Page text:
2015 is fast approaching, bringing with it a raft of new developments in technology. From 32+ million pixel screens to the rise of interactive video, here are my predictions for what the coming year has in store for digital design.
The impact of screen resolution
Web visitors will be viewing websites in a much higher resolution and on a larger number of devices than ever before. Ultra HD, often referred to as 4K, in its minimum format currently offers around 8 million pixels, four times more detailed than existing full HD screens. It seems 8K is well on the way, so in 2015 we could see screens boasting a whopping 16 times as much detail as a current HD screen.
These enhanced screens will force a number of changes into effect. The images and photography used by websites will need to be of a much higher resolution in order to provide a superior level of detail to those who have access to newer screens. Then, perhaps most significantly, we will see a greater demand for faster internet connection speeds which will be required to accommodate these enhanced visuals.
With demand for mobile devices steadily increasing, tablets and smartphones will continue to offer an increasingly sophisticated mobile browsing experience. Tablets will become lighter, more powerful and screens will boast higher resolutions. Smartphones will get slightly larger in size in order to accommodate increasingly high resolution content.
As retailers continue to enhance their mobile e-commerce offerings, the number of payments made on mobile devices is set to increase. However, this is dependent upon the payment gateways simplifying the overall payment process in order to ensure transactions are secure.
Up until now, antivirus, anti-spam and anti-malware software has been a low priority for mobile device users. This will become a major issue in 2015, particularly with the predicted boom in mobile transactions.
In addition to demands for higher resolution content, we’ll see a number of changes to the web browsing experience. Websites on the whole will become more interactive and more fluid in their delivery. Additionally, web pages will offer faster response times and allow for better live and dynamic data.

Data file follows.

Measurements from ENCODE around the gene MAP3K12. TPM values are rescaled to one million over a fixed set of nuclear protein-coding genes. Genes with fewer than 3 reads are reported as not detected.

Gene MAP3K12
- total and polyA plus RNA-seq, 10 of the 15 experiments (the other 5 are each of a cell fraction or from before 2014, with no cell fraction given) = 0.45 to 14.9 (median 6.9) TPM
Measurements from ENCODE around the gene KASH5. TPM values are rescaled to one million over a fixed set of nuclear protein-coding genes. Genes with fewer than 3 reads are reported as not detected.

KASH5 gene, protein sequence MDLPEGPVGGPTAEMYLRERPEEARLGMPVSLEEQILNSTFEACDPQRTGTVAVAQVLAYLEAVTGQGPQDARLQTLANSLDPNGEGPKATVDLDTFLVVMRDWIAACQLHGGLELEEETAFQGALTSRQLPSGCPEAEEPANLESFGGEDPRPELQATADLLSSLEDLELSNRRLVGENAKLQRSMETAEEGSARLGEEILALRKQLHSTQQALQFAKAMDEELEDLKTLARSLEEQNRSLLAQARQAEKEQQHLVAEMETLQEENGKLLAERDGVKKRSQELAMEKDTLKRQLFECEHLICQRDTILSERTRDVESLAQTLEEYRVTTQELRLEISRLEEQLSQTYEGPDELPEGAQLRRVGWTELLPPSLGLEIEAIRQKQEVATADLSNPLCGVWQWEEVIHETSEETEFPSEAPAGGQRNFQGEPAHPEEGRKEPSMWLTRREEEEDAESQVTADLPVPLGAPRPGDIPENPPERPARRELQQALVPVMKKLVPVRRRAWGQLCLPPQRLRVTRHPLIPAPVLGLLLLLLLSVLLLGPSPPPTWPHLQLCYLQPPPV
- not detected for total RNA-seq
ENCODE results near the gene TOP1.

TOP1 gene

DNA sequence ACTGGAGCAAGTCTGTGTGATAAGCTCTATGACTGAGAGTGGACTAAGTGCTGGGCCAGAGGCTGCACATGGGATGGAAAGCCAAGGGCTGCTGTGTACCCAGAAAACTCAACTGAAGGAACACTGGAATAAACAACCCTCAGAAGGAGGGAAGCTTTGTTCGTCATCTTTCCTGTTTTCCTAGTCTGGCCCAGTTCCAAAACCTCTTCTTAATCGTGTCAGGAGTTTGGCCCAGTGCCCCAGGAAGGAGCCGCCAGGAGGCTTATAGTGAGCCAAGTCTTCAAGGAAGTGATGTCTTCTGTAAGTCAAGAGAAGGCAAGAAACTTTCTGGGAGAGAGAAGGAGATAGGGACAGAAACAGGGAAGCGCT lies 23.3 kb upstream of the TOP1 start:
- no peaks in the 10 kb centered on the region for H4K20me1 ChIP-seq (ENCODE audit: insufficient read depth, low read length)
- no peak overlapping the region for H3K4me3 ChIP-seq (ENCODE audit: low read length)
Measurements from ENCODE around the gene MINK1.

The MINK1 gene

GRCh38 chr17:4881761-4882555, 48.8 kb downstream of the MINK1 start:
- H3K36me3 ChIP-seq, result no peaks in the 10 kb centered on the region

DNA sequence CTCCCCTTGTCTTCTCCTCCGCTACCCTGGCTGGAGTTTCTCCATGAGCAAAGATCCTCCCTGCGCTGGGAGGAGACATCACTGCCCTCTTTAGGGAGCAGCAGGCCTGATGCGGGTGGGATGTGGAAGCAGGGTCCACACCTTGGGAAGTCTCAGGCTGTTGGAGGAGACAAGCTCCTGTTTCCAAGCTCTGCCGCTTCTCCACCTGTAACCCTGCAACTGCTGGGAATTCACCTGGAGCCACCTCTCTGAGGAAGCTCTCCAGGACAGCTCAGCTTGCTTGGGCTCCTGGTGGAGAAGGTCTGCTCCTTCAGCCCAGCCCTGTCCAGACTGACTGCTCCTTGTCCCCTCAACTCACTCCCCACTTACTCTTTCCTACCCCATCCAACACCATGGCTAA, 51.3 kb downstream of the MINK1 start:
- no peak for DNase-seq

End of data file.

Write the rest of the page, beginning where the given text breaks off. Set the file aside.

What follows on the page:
2015 should see websites displaying textual content in more than the popular three font styles. Although websites have been serving content using various font technologies over the past few years, font foundries have finally caught up, refined their licensing models and made thousands of previously unavailable fonts available. The catch however at present is the license fees they are charging and these will have to come down in order to achieve a sustainable future.
As people continue to browse on multiple devices, the design of websites will need to become more responsive. Sites will be required to adapt and provide a sophisticated browsing experience across a broad range of devices, from low resolution smartphones right the way up to ultra HD and beyond.
If I could have one wish this Christmas it would be for older browsers (e.g. Internet Explorer 6 and 7) to be finally retired. This will make way for HTML5 and CSS3 compatible browsers to provide enhanced user experiences, animation and interaction.
In 2015 more developers will move away from Flash and gravitate towards HTML5, Canvas and SVG.
Whilst usage of Flash is still relatively widespread, its steady decline in part because of Apple’s non-support and Microsoft’s limited support on new devices has meant the rise of the HTML5 video tag. YouTube rolled out its implementation of it this year, an ambitious embracement of browser standards ahead of potential problems posed by streaming videos of more than an hour. HTML5 allows for full customisation of user controls by incorporating them into the structure of the document rather than embedding them within the player. This makes it easier to incorporate user interaction with the video into the rest of the page.
This year’s LEWIS Christmas ‘card’ is an interactive virtual game of charades. Using HTML5, when the user makes a guess, the video is paused and a ‘reaction’ for the correct or incorrect answer is displayed.
The decline of flash has also fostered wider usage of Canvas and SVG for instances of fluid or conditional user interaction which are not suited to video. Whether surrounding a video with additional features or mimicking small portions of video using animations and embedded audio, Canvas offers another option for an augmented video experience.Recent experiments like Google’s Web Speech API allowed for user interaction unlike anything most users had experienced before. In 2015 I predict we’ll see wider implementation of the Web Speech specification, which currently has some support in Chrome, Firefox and iOS Safari. This will make recognition of individual words and phrases a possibility for triggering events.
In the coming year I expect advertisers to harness the power of ‘big data’ in new ways. Big data will allow advertisers to target specific consumers with products and offers according to geo-location, gender, and age. Keen to deliver a more ‘personal’ experience, adverts from companies seeking to reach specific demographics, will proliferate.
Charles Marfleet is Technical Director at digital design agency LEWIS